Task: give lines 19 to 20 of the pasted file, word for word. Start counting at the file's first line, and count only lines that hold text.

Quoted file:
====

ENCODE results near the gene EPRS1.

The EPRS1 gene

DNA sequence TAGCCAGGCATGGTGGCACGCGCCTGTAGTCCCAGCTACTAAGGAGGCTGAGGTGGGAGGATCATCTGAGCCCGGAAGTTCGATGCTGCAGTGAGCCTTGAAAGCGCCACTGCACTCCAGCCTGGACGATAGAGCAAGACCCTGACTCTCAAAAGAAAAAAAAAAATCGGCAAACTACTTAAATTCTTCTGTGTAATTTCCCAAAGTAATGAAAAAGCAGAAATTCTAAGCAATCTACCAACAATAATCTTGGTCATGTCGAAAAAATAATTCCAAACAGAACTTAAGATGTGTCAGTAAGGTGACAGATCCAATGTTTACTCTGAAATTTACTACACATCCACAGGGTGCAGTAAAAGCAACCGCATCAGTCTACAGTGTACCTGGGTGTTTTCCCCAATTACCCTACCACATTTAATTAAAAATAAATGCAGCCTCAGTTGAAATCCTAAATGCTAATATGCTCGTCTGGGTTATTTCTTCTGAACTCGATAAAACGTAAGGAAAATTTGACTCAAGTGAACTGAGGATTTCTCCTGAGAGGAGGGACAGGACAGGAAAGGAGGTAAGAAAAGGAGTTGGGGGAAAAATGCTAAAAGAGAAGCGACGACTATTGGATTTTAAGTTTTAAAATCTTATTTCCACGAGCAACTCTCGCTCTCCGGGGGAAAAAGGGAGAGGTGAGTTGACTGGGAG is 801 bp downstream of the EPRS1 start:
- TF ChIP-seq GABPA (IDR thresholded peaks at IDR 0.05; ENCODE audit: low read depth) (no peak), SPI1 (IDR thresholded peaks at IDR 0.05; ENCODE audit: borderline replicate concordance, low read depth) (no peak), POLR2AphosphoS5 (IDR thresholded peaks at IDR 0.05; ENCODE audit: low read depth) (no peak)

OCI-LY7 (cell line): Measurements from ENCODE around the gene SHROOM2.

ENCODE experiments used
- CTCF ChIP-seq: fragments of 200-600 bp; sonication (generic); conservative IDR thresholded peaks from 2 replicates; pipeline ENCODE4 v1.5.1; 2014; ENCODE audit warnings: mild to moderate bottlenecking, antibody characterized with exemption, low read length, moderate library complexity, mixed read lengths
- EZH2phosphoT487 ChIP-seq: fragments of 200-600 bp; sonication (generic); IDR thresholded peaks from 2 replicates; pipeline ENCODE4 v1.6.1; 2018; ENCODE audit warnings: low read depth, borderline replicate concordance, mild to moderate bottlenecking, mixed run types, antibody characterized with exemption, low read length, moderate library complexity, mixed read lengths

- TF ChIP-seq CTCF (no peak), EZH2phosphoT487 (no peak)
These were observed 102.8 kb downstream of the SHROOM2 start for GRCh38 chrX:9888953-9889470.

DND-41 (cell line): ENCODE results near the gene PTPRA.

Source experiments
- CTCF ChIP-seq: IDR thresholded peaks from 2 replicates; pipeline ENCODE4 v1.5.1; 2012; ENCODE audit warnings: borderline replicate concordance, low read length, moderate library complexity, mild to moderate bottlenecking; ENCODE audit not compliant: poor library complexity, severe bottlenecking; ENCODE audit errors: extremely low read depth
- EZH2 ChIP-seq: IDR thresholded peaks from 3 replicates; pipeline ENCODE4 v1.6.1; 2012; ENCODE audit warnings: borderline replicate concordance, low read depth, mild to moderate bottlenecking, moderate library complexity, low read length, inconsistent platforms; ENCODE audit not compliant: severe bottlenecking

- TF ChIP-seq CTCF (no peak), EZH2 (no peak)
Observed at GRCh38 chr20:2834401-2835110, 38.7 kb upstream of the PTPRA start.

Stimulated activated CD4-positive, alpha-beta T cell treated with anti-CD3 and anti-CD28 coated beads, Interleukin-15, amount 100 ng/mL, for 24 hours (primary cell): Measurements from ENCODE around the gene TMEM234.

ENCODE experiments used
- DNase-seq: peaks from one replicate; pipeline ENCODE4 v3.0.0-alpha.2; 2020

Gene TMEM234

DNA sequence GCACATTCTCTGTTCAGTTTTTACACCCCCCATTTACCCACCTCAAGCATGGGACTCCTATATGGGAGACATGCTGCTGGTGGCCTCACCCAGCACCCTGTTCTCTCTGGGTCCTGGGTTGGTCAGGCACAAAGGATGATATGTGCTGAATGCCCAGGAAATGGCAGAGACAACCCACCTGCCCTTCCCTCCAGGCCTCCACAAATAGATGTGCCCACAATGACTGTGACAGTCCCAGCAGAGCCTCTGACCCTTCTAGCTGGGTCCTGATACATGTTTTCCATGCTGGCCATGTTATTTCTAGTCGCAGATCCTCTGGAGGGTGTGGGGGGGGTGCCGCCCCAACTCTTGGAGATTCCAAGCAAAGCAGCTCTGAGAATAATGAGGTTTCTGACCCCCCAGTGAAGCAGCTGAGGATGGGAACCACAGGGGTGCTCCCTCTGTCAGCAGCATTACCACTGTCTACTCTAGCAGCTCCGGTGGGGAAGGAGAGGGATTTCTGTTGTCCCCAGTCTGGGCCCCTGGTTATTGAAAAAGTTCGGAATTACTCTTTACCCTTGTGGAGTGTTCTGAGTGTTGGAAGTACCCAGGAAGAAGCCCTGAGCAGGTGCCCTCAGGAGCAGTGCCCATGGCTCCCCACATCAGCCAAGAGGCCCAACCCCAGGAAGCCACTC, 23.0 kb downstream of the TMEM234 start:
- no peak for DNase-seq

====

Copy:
- DNase-seq: peaks from one replicate; pipeline ENCODE4 v3.0.0-alpha.2; 2020

Gene TMEM234